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Friday 8 December 2023 Dublin: 8°C
Irish Defence Forces An Irish soldier in the Golan Heights, Syria.
Peace missions

Government renews approval for Irish peacekeeping missions in Syria and Kosovo

Irish troops are based in the Golan Heights and the Kosovar capital Pristina in UN mandated operations.

THE GOVERNMENT HAS cleared the way for Irish Defence Forces peacekeepers to continue their missions in Kosovo and Syria. 

The Middle East mission comes under the title United Nations Disengagement Observer Force (UNDOF) and 138 troops are based on the Syrian side of demarcation in the Golan Heights. 

The Kosovo mission is based in Pristina and is part of the UN-authorised, NATO-led operation dubbed Kosovo Force (KFOR). Although Ireland had a much larger contingent of troops in the country in previous years it now has 13 members of the Irish Defence Forces based in the NATO headquarters in the city. 

The discussions at Cabinet on Tuesday were introduced by the Minister for Defence and Foreign Affairs Simon Coveney. He sought approval for continued service in UNDOF and KFOR for twelve months.

No Dáil approval is required for the troops deployment to the missions. 

Ireland is currently deployed on a number of missions to the Balkan region, Lebanon, as well as operations two operations in Mali and Congo.   

Golan Heights

UNDOF was established in 1974 by the UN Security Council – there has been an unbroken mandate since. The current agreement expires at the end of the month on 30 June 2022 but is expected to be renewed.

Ireland first deployed troops to UNDOF in June 2013. A fresh contingent from the 65th Infantry Group began their tour in Syria in April 2022 for a six-month tour of duty.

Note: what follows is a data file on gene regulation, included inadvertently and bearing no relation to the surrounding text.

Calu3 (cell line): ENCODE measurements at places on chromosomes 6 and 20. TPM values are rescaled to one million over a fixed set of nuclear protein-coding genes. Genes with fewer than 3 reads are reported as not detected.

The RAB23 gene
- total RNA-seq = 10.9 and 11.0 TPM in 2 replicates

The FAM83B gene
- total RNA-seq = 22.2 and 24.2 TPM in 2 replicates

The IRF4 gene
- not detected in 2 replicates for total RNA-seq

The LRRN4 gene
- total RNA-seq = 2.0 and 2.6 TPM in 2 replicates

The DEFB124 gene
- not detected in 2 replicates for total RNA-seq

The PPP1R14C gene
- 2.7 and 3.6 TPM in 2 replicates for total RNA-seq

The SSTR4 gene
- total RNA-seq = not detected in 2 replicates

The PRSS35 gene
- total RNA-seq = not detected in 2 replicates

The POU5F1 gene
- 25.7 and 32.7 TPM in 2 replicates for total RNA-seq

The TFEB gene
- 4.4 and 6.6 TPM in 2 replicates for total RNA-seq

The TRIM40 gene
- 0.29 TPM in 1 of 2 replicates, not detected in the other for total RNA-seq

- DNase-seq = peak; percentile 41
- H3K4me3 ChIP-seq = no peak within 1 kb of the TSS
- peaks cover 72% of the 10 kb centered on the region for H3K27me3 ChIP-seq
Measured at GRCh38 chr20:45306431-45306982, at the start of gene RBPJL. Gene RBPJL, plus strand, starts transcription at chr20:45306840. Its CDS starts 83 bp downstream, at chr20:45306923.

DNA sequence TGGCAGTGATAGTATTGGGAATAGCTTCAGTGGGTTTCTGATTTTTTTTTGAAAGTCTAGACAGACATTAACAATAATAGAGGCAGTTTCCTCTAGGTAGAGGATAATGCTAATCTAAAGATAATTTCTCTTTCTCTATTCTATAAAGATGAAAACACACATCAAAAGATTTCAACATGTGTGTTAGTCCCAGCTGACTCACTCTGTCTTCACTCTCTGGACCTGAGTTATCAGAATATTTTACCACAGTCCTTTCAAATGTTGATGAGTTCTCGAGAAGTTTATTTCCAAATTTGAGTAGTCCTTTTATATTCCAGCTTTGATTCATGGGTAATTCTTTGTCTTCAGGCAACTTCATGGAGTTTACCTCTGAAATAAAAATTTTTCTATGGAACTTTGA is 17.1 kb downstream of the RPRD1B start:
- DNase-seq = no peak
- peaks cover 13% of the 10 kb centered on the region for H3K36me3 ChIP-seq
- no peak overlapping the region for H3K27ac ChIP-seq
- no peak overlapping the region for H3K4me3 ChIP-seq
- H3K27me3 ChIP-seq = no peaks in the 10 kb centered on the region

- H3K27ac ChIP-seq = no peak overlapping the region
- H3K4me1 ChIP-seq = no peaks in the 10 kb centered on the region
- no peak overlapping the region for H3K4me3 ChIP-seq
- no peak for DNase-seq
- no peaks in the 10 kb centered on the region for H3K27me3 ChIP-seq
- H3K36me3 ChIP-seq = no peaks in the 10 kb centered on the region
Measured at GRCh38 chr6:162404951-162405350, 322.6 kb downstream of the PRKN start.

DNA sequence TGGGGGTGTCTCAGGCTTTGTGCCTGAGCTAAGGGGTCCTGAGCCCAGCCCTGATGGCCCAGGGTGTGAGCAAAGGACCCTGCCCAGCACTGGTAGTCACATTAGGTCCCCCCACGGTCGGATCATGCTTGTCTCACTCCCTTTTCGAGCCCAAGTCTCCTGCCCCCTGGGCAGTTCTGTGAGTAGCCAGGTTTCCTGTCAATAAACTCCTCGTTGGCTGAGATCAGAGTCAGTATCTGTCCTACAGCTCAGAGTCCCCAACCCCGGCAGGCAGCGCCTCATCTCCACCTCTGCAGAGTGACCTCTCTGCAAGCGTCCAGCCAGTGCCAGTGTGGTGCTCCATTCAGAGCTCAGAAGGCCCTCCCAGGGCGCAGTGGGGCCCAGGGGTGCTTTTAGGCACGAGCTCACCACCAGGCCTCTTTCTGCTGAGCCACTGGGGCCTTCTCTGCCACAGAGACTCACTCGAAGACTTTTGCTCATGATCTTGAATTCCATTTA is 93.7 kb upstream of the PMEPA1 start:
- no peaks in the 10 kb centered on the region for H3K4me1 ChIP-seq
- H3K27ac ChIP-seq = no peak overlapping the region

The soldiers are located in the Golan Heights – a contested stretch of land fought over by Israel and Syrian forces in the Yom Kippur War. 

The Irish troops patrol in an observation role in an area of separation, which is 80km long and varies from 10km to 1km in width. UNDOF is the only military presence allowed in the area of separation, and it has 44 manned positions and 11 observation posts.

The Irish Defence Forces have said that the 62 Infantry Group have conducted more than 75 patrols, exercises with unarmed military observers, as well as a variety of engineer tasks in which they made unoccupied UN posts safe for analysis and potential

The Department of Foreign Affairs announced on Wednesday morning that Simon Coveney visited refugee camps on the Syrian/Turkish border accompanied by his Norwegian counterpart Anniken Huitfeldt. The Irish delegation on the United Nations Security Council has responsibility, along with Norway, for the Syrian humanitarian file.  

The KFOR mission is based in Pristina and was established after the 1998-1999 war for independence from Serbia ended following a 78-day NATO air campaign against Serbian troops.

51829373690_5bcb640a77_o Irish Defence Forces Irish troops on public order duty during a KFOR mission. Irish Defence Forces